Going to a Chinese language school is essential to any new Chinese learner. Yes, learning Mandarin at home with a book or online is possible. However, most forms of Chinese are strongly tonal which is very difficult for the newbie Chinese learner to grasp UNLESS you have a native speaker right next to you who is able to pinpoint exactly where the pronunciation problem lies. This makes studying abroad in China all the more important as you will have 1.3 billion people who can help correct your pronunciation!

Studying Mandarin is easier than studying Cantonese as the first only has four tones while the latter has nine tones. Learning in Beijing is also preferred as most people in Beijing speak a very standard form of Mandarin. However, learning Chinese in Shanghai does have its advantages. While you’re studying Mandarin, you could also pick up the local dialect, Shanghai-ese.

To be honest, learning Chinese in China is just as hard as learning it anywhere if you do not know any other Asian languages (but you should be able to pick it up quicker if you study Chinese in China). Chinese differs a great deal from European languages in that the written language is completely different than the spoken. Some say there are more than 80,000 characters in the Chinese language although a college graduate needs to know only about 6,000. Seeing a bunch of lines on top of each other can be intimidating, but within no time at all, you’ll be recognizing various common characters (writing them takes a little longer). Before long, your Chinese teacher will be asking you to submit written articles in Chinese and you’ll be able to do it (albeit they might look like a 2nd grader wrote them)!

Taking language classes in China versus your home country allows you to put your homework to work. Say you’ve just learned how to say, “I want to order a beer”. During lunchtime, you can actually use your knowledge then and there. It is ten times as effective to study Chinese in China than anywhere else because if you don’t use it, you will lose it.

Most Chinese language schools in China actually help with much more than just learning Mandarin. They can assist with finding internships or jobs in the city you are in. Sometimes they can also help you find jobs in smaller cities, but the bigger cities have more opportunities. Some agents can also help you find work and suggest where to study Chinese. Whichever Chinese language school or agent you choose, they will probably become your extended family as they can help you with all kinds of problems and you’ll be able to use their resources to do everything from opening up a bank account to finding friends or work.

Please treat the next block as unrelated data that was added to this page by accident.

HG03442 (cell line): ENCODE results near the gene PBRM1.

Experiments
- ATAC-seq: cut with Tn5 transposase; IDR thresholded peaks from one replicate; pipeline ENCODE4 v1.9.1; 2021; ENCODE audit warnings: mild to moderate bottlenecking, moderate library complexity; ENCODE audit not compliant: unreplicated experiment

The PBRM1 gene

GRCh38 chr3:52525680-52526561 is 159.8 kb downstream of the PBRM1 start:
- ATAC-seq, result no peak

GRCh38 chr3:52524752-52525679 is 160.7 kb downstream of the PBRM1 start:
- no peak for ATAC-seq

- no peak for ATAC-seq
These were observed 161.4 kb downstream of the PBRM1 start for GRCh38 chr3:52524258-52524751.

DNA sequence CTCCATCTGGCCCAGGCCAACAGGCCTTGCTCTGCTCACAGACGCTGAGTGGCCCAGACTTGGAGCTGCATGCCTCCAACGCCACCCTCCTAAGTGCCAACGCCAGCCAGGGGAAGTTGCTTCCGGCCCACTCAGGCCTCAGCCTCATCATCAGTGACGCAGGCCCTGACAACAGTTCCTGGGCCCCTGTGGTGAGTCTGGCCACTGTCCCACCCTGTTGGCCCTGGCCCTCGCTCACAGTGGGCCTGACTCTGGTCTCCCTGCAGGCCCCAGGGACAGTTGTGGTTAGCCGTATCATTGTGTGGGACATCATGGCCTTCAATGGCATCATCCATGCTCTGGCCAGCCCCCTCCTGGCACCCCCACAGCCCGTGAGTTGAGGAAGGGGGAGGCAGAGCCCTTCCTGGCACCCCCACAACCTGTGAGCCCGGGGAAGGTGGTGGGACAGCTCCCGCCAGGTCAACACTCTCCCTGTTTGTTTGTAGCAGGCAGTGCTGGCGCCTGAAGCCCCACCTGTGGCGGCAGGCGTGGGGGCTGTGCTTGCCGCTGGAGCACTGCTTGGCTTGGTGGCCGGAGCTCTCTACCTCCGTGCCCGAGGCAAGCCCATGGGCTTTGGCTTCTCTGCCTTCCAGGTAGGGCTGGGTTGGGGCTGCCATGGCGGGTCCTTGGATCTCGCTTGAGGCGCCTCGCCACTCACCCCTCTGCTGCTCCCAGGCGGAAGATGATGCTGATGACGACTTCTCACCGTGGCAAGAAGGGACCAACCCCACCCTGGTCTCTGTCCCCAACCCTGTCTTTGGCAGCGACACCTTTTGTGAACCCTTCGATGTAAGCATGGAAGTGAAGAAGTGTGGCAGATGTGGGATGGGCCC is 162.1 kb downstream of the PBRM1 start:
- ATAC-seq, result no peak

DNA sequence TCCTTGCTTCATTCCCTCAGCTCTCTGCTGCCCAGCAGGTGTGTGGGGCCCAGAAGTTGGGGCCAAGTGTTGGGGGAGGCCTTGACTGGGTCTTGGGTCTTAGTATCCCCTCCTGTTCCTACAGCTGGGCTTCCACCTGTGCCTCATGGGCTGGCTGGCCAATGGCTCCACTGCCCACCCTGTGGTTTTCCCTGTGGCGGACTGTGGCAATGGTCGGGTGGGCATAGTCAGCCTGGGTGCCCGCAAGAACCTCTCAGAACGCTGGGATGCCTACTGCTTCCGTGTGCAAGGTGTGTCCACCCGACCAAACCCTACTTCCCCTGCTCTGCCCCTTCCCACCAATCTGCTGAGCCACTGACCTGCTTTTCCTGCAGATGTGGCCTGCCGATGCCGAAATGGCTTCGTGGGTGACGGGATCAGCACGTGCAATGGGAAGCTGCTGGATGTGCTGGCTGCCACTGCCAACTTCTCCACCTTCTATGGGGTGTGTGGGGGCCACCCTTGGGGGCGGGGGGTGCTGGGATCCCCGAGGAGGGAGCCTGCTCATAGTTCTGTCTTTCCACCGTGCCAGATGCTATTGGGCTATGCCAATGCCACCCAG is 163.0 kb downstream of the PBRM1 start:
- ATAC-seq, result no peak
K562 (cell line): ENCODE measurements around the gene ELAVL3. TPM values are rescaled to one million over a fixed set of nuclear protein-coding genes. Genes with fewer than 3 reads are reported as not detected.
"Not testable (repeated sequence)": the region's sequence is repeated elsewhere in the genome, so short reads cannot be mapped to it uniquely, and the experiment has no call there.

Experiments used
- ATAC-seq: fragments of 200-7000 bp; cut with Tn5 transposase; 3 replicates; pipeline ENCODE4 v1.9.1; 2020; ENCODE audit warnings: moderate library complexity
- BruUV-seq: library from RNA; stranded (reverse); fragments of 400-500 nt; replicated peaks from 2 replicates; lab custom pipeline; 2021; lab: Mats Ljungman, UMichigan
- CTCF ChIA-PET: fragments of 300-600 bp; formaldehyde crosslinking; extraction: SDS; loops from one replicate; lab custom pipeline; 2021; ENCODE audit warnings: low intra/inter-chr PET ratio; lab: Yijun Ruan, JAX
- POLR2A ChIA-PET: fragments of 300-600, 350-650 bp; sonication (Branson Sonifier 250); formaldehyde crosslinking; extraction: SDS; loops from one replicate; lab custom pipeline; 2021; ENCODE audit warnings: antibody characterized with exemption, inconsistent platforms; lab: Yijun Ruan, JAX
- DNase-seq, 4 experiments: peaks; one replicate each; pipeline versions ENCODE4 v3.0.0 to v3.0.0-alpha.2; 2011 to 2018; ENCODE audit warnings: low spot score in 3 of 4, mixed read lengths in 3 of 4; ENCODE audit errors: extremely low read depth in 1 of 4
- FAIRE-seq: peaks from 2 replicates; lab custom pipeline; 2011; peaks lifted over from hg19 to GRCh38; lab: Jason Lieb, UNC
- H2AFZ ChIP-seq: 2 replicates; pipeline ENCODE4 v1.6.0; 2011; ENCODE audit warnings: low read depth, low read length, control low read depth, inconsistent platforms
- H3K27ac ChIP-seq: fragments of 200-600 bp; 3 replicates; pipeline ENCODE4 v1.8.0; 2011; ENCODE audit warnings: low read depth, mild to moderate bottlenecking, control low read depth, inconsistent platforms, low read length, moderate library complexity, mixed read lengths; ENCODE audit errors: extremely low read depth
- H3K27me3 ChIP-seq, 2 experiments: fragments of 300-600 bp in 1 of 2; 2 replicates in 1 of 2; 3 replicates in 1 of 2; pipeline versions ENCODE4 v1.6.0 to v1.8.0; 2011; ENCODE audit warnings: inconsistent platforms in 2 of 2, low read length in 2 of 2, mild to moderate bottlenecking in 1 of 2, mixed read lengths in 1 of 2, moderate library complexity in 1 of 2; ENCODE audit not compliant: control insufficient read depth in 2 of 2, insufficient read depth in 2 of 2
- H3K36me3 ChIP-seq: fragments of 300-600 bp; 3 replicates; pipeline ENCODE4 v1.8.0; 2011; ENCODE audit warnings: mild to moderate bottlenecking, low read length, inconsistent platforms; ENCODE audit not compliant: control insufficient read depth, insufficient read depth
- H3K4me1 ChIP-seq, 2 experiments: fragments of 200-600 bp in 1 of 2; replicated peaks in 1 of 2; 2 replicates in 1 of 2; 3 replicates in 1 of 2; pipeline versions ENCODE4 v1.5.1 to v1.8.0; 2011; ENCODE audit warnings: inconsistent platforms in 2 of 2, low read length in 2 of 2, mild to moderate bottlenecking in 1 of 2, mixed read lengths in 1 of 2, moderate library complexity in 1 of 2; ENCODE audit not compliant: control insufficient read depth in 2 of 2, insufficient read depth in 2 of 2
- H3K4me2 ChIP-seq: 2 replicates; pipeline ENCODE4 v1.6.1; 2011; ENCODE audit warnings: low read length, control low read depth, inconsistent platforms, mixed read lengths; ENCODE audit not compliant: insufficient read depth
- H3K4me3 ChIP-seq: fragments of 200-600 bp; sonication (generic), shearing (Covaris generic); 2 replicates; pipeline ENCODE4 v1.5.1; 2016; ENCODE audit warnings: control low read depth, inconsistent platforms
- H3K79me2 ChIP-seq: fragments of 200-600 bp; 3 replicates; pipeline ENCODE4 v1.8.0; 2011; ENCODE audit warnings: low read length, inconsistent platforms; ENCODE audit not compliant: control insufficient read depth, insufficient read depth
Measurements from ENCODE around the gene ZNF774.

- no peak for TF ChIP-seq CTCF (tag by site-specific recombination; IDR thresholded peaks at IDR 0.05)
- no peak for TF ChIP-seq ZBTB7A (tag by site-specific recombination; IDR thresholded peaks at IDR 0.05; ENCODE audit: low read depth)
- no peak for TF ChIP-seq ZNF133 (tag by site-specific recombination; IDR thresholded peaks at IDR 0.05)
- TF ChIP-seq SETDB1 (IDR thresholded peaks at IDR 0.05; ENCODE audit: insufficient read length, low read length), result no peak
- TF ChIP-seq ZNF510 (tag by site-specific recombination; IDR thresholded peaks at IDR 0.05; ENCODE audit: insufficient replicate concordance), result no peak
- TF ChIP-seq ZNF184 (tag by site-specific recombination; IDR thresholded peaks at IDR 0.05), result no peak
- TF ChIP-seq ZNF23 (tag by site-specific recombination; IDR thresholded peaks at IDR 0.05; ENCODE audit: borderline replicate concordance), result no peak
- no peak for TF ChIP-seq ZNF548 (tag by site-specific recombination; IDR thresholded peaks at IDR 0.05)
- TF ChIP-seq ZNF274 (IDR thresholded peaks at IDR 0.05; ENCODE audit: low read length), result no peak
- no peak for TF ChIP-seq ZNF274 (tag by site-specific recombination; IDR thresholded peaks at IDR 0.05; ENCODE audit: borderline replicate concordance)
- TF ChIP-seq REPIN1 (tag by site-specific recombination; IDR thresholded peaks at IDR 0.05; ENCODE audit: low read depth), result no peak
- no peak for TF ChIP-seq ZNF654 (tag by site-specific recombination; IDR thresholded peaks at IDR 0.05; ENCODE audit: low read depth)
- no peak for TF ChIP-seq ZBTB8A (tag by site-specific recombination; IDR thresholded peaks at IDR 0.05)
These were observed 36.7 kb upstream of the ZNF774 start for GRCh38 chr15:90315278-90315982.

Speaking of work, working at a Chinese company or in a Chinese school is an excellent way to improve your Chinese quickly. Teaching English in China will also help you quickly learn about Chinese culture. If you keep your ears open, you’ll start to understand what your co-workers are saying around you.

It can’t be emphasized enough: putting your language to work is one of the best ways to pick it up quickly and keep it forever. It takes time and effort to succeed at anything and language learning is no different. Studying the language in China while also working is a great way to not only be taking in the knowledge, but also using it on a daily basis.

Here are a few tips:
1. Study Chinese in China.
2. Find an experienced language school in China, which has teachers who have taught foreigners before.
3. Take at least 2 hours of language classes every day and on top of that study Mandarin on your own for at least 1 hour per day. The first four months will be the most difficult.
4. If possible, take intensive classes which means taking up to 8 hours of Chinese language classes per day for at least two months. You will be fluent in half the amount of time this way. The first month will be the most difficult.
5. Find work in China. Using your newly acquired language skills on a daily basis is extremely beneficial.
6. Make Chinese friends and say yes to every invitation you are given, even if you have already sung karaoke 3 times that week. Building relationships in China is crucial.
7. Get a Chinese boyfriend or girlfriend who can’t speak English. It’s a win-win. You help them with English, they help you with Chinese and you’re sharing the free “benefits” of the relationship.
8. Never be afraid to speak because you think people won’t understand you. They very well may not, but it doesn’t matter. You’ll never get better if you don’t practice in real situations.
9. Study abroad in China. If you’re still in school, see if you can do a semester abroad. You’ll be able to pick up the basics of the language and culture this way and then you can decide if you’d like to actually live in China and learn Chinese in China.

And one last tip: don’t forget the importance of tones. You will save yourself from looking like an idiot by paying attention to the tonal differences of words. For example, the pinyin word for mother is “ma” first tone, while the pinyin word for horse is “ma” third tone. The question word is also “ma” but with a neutral tone. Chinese has a lot of words like this that are the same except for the tone. So don’t sleep in your language classes and pay attention to what people are saying while you’re teaching English in China. Otherwise you may end up insulting the last person on earth you’d ever want to insult. You’ll know you have truly made progress with your Mandarin when you stop calling your mother a horse!